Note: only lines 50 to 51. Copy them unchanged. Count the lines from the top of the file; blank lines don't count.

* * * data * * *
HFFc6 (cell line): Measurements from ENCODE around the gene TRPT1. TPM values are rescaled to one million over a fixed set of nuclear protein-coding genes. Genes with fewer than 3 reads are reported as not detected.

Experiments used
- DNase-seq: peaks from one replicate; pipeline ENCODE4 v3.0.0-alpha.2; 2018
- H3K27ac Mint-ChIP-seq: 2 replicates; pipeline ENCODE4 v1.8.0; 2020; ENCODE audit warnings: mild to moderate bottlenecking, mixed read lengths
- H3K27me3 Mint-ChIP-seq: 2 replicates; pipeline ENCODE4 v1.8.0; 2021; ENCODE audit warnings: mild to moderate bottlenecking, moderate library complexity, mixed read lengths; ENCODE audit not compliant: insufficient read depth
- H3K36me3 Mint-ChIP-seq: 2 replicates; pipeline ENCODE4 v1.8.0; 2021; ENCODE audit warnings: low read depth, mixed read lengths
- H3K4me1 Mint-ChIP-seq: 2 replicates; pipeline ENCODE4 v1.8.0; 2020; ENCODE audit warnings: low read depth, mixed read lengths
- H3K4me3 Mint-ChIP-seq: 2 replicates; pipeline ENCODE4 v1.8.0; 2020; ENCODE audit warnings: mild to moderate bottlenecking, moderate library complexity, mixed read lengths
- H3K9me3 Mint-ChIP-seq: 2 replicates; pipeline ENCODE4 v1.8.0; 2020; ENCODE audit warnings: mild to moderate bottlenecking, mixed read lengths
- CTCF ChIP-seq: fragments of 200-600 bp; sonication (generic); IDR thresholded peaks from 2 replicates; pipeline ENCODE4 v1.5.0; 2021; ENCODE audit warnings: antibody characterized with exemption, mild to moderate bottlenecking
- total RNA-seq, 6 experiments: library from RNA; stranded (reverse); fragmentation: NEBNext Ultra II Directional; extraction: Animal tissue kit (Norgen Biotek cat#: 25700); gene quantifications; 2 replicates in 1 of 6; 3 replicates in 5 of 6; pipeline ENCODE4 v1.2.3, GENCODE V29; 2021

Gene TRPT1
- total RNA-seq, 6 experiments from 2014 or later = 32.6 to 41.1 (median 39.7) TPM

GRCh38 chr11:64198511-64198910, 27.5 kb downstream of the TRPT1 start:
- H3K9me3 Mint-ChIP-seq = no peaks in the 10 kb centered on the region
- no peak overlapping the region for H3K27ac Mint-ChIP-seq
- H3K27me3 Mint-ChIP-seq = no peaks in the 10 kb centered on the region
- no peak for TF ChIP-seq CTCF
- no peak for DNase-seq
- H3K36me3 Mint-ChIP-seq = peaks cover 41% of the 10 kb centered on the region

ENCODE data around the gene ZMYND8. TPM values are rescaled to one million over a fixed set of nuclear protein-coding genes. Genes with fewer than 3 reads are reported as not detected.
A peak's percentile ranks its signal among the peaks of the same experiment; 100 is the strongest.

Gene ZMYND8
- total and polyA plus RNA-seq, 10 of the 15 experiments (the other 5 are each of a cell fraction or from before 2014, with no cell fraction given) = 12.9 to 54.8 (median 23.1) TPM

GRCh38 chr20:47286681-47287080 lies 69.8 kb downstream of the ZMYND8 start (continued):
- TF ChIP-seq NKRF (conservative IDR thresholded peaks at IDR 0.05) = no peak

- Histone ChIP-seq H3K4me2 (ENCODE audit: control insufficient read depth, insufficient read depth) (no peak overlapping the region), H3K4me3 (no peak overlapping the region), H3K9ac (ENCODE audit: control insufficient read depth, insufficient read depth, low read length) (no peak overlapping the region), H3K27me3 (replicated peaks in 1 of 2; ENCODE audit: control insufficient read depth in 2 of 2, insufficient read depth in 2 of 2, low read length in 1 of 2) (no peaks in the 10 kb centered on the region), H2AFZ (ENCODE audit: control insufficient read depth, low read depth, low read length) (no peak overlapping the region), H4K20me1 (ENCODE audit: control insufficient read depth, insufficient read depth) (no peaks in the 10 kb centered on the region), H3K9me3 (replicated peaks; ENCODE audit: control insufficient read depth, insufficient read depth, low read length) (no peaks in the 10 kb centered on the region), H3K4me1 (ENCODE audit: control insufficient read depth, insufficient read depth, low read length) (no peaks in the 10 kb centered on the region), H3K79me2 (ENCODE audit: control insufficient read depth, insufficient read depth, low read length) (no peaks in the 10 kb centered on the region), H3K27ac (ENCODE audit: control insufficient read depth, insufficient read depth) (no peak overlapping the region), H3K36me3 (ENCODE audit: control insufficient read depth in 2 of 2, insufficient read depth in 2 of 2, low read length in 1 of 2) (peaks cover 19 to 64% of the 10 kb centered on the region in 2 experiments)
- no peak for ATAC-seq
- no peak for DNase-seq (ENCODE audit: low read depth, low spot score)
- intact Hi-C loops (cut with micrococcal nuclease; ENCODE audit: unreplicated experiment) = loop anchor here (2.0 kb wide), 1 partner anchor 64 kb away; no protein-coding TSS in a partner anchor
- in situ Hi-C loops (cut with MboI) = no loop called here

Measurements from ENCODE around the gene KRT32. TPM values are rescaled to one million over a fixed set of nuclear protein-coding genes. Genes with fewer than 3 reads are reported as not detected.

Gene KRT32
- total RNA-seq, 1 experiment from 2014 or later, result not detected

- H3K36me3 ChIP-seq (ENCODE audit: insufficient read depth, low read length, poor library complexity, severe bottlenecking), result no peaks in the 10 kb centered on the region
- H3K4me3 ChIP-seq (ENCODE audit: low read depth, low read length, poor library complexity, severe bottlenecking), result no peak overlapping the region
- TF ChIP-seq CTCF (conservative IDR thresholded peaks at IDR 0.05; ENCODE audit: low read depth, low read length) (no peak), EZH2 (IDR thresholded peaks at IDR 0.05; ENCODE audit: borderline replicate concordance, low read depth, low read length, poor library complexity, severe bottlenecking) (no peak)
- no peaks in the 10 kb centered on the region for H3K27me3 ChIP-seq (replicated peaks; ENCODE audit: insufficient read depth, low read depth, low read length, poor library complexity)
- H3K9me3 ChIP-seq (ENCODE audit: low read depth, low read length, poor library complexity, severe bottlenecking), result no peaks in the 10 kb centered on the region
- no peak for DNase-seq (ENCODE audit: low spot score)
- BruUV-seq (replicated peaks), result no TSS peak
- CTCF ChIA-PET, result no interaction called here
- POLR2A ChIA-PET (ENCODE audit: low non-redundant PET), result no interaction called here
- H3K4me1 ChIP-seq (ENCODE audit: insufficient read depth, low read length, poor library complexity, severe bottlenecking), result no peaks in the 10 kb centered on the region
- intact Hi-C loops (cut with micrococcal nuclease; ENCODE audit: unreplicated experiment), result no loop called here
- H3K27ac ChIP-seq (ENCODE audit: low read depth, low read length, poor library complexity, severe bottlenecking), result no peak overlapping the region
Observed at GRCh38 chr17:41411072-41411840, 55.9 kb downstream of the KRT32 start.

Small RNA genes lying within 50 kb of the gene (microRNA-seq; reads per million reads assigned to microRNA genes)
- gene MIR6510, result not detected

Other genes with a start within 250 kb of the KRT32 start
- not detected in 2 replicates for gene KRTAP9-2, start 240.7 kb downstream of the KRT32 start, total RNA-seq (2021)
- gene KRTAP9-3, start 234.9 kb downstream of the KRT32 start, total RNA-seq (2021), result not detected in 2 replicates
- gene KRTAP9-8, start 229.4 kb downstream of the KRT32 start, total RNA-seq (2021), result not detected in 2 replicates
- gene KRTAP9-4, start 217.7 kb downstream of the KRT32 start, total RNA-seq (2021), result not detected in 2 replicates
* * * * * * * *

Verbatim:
Other genes with a start within 250 kb of the KRT32 start
- not detected in 2 replicates for gene KRTAP9-2, start 240.7 kb downstream of the KRT32 start, total RNA-seq (2021)